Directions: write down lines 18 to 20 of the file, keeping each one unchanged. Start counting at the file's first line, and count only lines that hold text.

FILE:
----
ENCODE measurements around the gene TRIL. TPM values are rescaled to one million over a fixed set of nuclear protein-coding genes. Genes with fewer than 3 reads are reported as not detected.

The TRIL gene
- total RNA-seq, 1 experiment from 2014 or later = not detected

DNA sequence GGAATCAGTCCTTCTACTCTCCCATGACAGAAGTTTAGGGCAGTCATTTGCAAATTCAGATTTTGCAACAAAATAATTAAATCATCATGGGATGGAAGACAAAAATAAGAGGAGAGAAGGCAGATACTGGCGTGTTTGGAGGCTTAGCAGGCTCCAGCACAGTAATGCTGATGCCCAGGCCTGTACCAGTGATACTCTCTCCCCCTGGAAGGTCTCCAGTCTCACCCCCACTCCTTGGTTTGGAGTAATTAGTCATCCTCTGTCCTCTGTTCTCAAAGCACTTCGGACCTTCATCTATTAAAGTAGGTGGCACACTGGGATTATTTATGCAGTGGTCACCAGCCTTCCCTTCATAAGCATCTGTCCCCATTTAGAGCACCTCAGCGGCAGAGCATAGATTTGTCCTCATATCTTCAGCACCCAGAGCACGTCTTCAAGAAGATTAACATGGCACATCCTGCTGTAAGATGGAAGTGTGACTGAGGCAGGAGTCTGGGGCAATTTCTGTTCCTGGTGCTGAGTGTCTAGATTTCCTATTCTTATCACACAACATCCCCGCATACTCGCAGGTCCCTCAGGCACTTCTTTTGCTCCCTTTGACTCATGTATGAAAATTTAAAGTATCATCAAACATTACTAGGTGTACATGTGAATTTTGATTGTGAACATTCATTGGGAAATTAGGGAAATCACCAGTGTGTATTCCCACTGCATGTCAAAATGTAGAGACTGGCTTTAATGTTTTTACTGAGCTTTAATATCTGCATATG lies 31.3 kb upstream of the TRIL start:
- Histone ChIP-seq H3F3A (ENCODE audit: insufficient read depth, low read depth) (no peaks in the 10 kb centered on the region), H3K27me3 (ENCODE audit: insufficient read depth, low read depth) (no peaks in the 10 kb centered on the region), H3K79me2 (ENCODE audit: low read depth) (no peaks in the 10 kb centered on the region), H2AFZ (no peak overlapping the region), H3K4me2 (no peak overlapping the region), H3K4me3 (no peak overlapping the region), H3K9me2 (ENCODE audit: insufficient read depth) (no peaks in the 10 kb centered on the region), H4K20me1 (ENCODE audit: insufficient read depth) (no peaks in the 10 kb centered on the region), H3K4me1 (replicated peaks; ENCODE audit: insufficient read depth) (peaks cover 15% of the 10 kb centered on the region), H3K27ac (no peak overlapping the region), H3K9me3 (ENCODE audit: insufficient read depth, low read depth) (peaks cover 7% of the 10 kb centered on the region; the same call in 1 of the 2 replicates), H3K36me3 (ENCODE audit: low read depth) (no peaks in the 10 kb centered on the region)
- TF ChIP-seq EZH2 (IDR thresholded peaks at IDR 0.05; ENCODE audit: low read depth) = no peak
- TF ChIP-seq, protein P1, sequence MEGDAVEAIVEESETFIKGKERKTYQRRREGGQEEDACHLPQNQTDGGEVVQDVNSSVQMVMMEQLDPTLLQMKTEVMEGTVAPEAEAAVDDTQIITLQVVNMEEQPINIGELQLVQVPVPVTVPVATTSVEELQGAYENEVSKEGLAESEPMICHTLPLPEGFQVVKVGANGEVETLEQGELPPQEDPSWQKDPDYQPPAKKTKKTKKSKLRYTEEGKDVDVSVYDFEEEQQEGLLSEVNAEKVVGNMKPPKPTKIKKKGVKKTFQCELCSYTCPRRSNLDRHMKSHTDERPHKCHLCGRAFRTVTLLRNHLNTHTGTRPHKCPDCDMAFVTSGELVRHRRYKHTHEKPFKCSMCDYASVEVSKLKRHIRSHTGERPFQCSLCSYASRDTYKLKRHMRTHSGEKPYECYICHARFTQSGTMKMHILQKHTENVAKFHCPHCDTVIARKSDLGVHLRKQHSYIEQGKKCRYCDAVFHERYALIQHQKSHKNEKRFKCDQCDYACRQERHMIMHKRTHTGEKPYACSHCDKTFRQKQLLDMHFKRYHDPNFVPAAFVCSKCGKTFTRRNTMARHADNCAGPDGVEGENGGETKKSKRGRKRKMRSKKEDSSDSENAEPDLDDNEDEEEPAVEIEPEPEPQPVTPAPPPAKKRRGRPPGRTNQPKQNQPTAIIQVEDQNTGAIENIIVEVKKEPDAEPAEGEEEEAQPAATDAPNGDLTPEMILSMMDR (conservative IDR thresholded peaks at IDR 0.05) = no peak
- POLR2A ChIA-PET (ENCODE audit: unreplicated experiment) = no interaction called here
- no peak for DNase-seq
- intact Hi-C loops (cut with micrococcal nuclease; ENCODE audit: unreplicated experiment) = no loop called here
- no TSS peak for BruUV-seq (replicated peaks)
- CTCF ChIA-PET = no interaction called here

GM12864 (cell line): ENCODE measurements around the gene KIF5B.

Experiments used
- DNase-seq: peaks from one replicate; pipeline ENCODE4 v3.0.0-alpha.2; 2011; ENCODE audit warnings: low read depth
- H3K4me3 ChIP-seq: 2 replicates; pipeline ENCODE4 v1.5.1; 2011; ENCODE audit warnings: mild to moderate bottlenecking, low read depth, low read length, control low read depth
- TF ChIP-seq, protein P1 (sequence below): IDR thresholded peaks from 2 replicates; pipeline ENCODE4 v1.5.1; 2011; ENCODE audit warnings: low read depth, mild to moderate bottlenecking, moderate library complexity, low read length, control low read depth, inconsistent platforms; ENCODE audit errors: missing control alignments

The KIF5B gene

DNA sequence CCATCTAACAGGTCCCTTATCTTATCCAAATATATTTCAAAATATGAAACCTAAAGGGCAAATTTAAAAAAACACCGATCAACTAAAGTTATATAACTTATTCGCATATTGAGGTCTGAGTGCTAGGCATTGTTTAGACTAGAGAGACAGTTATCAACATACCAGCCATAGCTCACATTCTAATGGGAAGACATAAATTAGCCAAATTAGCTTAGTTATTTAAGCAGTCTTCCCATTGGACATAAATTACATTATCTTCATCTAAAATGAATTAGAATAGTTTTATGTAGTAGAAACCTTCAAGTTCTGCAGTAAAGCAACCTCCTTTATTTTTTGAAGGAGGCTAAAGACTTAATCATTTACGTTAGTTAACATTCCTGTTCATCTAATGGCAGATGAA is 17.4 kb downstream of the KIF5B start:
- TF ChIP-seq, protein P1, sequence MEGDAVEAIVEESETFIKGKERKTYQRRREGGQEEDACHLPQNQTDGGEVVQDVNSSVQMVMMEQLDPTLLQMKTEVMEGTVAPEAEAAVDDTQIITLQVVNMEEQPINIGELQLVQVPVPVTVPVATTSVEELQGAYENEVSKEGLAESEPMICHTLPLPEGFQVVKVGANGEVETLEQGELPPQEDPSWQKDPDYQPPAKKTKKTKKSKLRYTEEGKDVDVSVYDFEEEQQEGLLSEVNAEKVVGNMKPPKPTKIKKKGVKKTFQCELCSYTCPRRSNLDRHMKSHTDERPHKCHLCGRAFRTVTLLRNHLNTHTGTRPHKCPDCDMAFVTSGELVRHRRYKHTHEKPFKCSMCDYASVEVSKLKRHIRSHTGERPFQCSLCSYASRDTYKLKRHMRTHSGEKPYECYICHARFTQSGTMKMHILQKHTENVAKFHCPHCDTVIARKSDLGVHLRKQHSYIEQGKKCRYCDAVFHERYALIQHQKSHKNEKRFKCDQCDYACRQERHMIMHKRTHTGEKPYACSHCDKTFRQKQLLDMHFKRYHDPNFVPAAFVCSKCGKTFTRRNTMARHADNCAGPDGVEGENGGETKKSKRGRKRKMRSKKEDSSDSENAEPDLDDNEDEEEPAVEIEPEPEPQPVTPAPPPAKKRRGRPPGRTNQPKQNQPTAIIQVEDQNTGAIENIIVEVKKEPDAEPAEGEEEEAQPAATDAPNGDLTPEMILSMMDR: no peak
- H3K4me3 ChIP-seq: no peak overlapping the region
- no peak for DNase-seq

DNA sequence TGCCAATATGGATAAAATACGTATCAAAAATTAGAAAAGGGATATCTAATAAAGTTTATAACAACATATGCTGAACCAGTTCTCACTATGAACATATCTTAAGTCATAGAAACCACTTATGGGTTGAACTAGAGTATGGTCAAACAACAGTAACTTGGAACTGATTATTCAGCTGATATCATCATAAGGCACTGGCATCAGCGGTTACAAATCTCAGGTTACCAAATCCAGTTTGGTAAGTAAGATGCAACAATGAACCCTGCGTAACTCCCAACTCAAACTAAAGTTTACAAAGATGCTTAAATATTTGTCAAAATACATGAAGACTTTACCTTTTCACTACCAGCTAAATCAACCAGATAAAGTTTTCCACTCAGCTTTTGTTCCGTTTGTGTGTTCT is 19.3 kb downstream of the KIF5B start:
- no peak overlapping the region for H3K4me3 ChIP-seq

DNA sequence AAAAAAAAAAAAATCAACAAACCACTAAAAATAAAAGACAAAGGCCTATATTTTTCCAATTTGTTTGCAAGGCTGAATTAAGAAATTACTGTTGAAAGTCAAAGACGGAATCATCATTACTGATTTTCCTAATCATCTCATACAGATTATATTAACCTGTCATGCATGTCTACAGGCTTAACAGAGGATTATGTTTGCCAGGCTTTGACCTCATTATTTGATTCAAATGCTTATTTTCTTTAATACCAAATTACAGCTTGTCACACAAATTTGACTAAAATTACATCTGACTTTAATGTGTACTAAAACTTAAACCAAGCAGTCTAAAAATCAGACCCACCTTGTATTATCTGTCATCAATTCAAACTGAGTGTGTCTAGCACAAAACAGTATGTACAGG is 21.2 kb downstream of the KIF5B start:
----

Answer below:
The KIF5B gene

DNA sequence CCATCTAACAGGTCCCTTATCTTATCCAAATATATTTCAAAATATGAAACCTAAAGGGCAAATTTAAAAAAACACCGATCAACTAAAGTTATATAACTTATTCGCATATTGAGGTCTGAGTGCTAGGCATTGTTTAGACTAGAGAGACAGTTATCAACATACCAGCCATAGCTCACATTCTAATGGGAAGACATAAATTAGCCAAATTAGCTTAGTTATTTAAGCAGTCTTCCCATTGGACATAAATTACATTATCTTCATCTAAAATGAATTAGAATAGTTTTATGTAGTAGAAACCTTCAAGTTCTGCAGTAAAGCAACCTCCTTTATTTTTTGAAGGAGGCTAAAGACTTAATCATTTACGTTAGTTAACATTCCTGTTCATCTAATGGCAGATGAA is 17.4 kb downstream of the KIF5B start:
- TF ChIP-seq, protein P1, sequence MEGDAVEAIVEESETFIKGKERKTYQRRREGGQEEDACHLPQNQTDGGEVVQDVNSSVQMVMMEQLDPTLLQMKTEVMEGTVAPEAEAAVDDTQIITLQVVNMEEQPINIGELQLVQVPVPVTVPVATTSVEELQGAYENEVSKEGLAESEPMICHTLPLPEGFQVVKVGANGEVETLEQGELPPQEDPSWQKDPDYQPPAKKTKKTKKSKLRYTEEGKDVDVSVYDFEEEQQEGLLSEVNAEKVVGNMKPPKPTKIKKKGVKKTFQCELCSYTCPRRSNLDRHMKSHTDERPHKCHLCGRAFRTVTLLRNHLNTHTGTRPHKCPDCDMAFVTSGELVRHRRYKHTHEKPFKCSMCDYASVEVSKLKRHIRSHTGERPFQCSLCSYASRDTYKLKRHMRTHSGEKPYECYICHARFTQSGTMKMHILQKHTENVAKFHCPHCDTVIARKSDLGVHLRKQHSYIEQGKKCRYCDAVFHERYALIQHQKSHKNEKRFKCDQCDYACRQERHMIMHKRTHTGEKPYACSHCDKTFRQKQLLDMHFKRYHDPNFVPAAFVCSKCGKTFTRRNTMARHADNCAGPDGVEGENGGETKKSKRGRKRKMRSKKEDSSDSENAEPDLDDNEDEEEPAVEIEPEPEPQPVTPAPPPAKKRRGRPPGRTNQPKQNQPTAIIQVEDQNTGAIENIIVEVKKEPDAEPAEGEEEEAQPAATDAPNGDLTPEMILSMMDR: no peak